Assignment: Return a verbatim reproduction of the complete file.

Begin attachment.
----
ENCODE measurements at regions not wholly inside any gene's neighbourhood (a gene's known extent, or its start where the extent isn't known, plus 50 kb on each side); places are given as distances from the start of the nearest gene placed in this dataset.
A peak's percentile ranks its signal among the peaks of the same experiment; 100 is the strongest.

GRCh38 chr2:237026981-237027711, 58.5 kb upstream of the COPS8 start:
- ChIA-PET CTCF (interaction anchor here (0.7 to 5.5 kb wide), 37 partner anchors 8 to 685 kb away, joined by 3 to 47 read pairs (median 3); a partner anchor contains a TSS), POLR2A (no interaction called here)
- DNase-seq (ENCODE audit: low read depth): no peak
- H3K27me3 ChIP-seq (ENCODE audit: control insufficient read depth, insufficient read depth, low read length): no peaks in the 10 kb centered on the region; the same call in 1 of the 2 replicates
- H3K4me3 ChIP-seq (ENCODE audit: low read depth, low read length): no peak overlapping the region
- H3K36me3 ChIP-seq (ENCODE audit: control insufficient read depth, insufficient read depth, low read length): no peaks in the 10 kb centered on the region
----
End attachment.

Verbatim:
ENCODE measurements at regions not wholly inside any gene's neighbourhood (a gene's known extent, or its start where the extent isn't known, plus 50 kb on each side); places are given as distances from the start of the nearest gene placed in this dataset.
A peak's percentile ranks its signal among the peaks of the same experiment; 100 is the strongest.

GRCh38 chr2:237026981-237027711, 58.5 kb upstream of the COPS8 start:
- ChIA-PET CTCF (interaction anchor here (0.7 to 5.5 kb wide), 37 partner anchors 8 to 685 kb away, joined by 3 to 47 read pairs (median 3); a partner anchor contains a TSS), POLR2A (no interaction called here)
- DNase-seq (ENCODE audit: low read depth): no peak
- H3K27me3 ChIP-seq (ENCODE audit: control insufficient read depth, insufficient read depth, low read length): no peaks in the 10 kb centered on the region; the same call in 1 of the 2 replicates
- H3K4me3 ChIP-seq (ENCODE audit: low read depth, low read length): no peak overlapping the region
- H3K36me3 ChIP-seq (ENCODE audit: control insufficient read depth, insufficient read depth, low read length): no peaks in the 10 kb centered on the region